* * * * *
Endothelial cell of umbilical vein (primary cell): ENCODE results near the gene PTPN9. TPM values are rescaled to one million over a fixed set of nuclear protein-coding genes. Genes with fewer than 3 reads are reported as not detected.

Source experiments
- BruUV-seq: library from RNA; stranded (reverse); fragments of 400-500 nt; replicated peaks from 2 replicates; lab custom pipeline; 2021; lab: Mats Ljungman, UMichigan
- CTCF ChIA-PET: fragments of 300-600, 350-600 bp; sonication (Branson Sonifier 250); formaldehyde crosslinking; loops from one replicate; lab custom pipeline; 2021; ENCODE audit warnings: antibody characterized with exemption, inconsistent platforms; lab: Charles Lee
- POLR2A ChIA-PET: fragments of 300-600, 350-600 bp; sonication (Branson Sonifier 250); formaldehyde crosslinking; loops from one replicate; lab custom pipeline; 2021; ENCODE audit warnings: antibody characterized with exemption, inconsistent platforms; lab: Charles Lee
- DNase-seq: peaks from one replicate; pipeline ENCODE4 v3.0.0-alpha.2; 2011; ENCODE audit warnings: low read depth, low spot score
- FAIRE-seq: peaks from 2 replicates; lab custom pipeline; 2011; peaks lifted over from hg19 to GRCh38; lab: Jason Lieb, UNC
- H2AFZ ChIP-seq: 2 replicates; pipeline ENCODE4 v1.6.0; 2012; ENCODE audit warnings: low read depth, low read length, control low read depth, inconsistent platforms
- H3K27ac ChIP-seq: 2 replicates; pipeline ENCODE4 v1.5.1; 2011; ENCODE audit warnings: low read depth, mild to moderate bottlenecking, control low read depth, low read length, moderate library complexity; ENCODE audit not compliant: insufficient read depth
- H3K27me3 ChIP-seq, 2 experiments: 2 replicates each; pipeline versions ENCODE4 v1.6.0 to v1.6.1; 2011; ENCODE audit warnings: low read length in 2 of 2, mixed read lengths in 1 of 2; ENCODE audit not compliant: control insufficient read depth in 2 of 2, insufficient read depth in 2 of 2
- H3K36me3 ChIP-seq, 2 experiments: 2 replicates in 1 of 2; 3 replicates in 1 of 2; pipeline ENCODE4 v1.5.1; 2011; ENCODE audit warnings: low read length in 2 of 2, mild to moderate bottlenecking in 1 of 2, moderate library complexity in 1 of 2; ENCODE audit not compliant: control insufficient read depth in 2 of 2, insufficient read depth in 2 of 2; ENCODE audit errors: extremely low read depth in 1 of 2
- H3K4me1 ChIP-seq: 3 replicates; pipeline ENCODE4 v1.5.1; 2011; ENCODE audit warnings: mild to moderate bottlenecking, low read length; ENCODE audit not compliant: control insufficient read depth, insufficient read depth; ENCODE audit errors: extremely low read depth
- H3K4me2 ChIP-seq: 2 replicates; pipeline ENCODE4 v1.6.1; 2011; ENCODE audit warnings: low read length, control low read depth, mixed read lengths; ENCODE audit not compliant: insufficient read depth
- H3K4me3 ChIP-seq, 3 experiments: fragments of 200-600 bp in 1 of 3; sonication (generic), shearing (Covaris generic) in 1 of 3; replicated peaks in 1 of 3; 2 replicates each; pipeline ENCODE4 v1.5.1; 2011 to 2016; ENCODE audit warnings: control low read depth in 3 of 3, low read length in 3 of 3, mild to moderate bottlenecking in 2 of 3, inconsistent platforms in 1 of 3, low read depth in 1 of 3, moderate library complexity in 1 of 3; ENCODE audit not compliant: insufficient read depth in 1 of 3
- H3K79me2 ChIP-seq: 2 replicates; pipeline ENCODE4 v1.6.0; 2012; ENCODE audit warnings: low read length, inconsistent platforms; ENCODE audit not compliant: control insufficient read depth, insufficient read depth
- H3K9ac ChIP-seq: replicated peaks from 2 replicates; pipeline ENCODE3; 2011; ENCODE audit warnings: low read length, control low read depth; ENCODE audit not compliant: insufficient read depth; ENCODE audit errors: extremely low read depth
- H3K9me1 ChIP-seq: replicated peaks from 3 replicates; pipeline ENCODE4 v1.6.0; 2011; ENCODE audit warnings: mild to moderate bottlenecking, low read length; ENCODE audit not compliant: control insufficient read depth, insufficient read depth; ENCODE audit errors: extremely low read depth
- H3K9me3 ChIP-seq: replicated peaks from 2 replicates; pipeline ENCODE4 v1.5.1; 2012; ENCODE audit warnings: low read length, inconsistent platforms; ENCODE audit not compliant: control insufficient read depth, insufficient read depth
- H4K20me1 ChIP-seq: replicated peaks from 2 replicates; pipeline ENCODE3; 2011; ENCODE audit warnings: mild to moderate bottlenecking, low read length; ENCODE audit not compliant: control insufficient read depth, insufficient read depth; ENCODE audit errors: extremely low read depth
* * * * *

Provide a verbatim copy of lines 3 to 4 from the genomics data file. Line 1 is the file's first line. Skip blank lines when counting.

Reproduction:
- BruUV-seq: library from RNA; stranded (reverse); fragments of 400-500 nt; replicated peaks from 2 replicates; lab custom pipeline; 2021; lab: Mats Ljungman, UMichigan
- CTCF ChIA-PET: fragments of 300-600, 350-600 bp; sonication (Branson Sonifier 250); formaldehyde crosslinking; loops from one replicate; lab custom pipeline; 2021; ENCODE audit warnings: antibody characterized with exemption, inconsistent platforms; lab: Charles Lee